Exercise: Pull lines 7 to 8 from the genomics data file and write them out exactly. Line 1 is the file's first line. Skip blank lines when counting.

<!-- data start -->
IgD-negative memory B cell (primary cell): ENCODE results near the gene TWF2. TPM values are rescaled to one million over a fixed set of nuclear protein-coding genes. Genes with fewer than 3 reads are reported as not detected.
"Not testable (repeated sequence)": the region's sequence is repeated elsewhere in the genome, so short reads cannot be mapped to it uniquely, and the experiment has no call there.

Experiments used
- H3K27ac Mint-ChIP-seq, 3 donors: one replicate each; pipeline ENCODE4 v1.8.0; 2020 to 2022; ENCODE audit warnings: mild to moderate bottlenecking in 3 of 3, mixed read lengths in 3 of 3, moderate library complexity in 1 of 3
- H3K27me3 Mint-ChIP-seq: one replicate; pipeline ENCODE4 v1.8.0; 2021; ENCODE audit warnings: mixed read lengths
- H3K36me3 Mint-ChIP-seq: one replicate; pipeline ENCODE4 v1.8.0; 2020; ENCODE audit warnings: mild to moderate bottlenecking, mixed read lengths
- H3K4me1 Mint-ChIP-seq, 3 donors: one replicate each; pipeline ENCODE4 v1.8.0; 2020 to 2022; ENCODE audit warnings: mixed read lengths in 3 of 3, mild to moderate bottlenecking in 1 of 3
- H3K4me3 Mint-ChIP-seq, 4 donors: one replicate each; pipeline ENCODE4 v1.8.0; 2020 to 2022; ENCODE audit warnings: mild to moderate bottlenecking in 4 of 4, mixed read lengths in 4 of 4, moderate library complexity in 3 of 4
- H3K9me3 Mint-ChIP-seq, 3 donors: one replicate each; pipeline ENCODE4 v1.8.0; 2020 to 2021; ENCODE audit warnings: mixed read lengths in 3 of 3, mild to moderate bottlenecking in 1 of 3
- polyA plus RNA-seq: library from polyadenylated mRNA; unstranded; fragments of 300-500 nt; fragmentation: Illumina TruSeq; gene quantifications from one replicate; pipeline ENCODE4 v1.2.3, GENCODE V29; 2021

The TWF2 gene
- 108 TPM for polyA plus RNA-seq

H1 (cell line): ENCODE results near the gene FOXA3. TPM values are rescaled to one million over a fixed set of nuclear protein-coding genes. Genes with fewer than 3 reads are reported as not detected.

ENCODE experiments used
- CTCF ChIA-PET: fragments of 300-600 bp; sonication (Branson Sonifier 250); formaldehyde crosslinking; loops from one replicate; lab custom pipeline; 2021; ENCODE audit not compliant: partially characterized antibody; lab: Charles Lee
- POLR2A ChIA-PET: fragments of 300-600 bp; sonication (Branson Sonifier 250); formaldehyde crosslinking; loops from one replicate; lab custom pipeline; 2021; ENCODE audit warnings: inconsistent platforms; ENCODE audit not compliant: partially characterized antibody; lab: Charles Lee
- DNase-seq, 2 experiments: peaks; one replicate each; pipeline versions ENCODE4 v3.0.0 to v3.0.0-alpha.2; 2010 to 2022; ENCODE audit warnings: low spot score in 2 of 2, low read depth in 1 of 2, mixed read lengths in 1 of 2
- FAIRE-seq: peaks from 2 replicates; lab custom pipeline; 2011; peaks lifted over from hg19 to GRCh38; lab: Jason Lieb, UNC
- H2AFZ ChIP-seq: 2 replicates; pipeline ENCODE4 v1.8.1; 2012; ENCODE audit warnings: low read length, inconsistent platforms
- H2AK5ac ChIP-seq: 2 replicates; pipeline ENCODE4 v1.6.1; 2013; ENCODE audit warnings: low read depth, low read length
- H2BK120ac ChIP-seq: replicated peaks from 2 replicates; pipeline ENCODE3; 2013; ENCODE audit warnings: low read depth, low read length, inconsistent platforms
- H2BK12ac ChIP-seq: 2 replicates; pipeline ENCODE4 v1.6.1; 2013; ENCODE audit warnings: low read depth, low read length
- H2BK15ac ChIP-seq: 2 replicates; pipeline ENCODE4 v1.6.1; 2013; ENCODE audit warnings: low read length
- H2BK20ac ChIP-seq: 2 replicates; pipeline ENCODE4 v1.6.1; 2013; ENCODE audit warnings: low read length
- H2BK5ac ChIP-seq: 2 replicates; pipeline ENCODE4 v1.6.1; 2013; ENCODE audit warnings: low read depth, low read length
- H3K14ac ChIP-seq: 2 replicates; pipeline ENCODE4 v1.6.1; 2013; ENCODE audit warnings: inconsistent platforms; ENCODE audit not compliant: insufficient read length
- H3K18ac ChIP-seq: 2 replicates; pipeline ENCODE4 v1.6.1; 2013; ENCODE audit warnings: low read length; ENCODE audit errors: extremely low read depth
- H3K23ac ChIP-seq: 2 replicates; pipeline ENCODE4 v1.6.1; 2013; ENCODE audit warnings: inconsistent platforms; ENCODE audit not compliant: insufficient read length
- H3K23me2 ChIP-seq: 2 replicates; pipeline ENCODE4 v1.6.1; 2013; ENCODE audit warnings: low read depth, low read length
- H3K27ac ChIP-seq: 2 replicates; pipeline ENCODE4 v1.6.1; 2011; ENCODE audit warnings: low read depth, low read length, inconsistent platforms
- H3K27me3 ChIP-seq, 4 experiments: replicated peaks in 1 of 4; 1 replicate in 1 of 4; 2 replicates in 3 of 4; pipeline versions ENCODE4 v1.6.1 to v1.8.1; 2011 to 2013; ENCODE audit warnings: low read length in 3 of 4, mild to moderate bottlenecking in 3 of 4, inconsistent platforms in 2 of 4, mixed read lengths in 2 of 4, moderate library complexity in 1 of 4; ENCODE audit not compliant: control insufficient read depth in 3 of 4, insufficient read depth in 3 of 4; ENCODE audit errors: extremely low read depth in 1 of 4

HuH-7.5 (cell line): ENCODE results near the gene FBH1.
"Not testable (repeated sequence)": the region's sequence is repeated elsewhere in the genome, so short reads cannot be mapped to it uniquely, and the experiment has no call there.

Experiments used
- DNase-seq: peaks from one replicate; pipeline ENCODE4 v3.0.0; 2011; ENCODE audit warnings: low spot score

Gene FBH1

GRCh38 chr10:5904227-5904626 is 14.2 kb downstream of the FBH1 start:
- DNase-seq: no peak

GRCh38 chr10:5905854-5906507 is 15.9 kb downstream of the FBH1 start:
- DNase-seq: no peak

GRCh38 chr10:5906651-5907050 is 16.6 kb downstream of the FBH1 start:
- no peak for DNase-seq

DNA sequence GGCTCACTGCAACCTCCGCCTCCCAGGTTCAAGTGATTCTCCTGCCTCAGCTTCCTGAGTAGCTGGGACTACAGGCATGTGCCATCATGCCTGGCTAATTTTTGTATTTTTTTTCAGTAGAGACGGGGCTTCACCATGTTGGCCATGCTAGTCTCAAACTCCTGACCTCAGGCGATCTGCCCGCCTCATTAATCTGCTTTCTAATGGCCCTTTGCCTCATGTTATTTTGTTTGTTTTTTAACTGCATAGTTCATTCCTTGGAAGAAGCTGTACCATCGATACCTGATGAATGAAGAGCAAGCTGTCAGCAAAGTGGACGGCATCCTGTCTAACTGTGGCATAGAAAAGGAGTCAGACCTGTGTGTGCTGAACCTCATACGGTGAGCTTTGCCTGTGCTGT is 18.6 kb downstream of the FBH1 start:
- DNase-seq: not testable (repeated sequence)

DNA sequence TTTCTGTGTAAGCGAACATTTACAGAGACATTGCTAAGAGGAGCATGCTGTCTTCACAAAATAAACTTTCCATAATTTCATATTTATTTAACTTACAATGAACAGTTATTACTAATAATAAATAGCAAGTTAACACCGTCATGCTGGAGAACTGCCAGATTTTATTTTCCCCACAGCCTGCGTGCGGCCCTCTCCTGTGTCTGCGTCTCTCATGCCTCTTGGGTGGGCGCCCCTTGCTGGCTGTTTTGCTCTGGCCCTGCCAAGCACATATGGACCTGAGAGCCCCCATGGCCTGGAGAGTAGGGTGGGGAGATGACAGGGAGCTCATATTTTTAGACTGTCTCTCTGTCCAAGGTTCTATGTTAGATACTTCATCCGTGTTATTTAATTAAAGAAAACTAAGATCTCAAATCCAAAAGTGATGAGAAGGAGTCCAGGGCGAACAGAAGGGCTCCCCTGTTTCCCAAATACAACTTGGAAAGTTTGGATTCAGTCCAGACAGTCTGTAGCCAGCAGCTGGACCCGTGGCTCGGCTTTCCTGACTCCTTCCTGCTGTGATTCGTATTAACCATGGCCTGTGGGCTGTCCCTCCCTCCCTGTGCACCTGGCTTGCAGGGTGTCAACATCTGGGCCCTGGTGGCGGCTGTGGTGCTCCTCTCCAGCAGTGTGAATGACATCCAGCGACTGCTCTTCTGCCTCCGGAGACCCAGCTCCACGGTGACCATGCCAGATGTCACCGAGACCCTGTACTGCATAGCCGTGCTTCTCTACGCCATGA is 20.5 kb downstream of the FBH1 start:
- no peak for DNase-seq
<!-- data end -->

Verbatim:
- H3K4me1 Mint-ChIP-seq, 3 donors: one replicate each; pipeline ENCODE4 v1.8.0; 2020 to 2022; ENCODE audit warnings: mixed read lengths in 3 of 3, mild to moderate bottlenecking in 1 of 3
- H3K4me3 Mint-ChIP-seq, 4 donors: one replicate each; pipeline ENCODE4 v1.8.0; 2020 to 2022; ENCODE audit warnings: mild to moderate bottlenecking in 4 of 4, mixed read lengths in 4 of 4, moderate library complexity in 3 of 4